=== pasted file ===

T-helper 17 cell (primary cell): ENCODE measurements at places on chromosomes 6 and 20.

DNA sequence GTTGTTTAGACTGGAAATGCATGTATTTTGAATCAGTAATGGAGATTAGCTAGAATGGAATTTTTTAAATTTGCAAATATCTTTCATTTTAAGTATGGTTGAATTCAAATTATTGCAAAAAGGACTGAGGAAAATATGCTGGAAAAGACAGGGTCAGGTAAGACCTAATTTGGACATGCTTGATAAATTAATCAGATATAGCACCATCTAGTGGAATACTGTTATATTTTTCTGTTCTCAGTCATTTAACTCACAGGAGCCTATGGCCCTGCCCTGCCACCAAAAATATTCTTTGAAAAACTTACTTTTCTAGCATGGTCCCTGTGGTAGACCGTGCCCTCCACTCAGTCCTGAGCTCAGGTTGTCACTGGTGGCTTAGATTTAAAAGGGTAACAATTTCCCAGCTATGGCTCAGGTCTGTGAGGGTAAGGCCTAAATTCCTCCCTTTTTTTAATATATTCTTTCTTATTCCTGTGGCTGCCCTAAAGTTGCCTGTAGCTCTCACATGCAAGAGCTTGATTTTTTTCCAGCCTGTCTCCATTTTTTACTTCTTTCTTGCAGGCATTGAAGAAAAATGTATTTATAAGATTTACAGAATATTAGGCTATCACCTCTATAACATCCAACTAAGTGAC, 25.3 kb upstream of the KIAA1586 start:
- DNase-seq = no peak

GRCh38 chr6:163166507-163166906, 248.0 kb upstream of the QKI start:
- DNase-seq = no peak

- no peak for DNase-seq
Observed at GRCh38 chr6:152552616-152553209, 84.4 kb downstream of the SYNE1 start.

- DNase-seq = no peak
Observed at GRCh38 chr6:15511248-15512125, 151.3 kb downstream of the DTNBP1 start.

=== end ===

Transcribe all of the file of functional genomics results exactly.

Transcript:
T-helper 17 cell (primary cell): ENCODE measurements at places on chromosomes 6 and 20.

DNA sequence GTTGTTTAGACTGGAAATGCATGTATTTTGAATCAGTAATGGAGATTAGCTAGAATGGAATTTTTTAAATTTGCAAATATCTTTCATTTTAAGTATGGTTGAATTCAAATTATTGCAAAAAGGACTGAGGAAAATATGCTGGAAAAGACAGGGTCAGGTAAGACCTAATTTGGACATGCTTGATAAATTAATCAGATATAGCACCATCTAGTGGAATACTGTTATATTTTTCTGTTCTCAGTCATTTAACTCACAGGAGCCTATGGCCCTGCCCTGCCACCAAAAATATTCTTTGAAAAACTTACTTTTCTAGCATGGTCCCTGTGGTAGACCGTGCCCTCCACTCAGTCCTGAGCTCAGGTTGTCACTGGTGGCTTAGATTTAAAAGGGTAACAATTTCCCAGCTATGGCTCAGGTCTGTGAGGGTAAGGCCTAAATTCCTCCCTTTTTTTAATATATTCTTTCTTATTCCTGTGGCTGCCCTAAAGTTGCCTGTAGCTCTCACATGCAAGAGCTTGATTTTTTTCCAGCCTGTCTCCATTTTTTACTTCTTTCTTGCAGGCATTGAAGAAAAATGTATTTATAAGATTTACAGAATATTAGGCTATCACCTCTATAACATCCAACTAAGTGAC, 25.3 kb upstream of the KIAA1586 start:
- DNase-seq = no peak

GRCh38 chr6:163166507-163166906, 248.0 kb upstream of the QKI start:
- DNase-seq = no peak

- no peak for DNase-seq
Observed at GRCh38 chr6:152552616-152553209, 84.4 kb downstream of the SYNE1 start.

- DNase-seq = no peak
Observed at GRCh38 chr6:15511248-15512125, 151.3 kb downstream of the DTNBP1 start.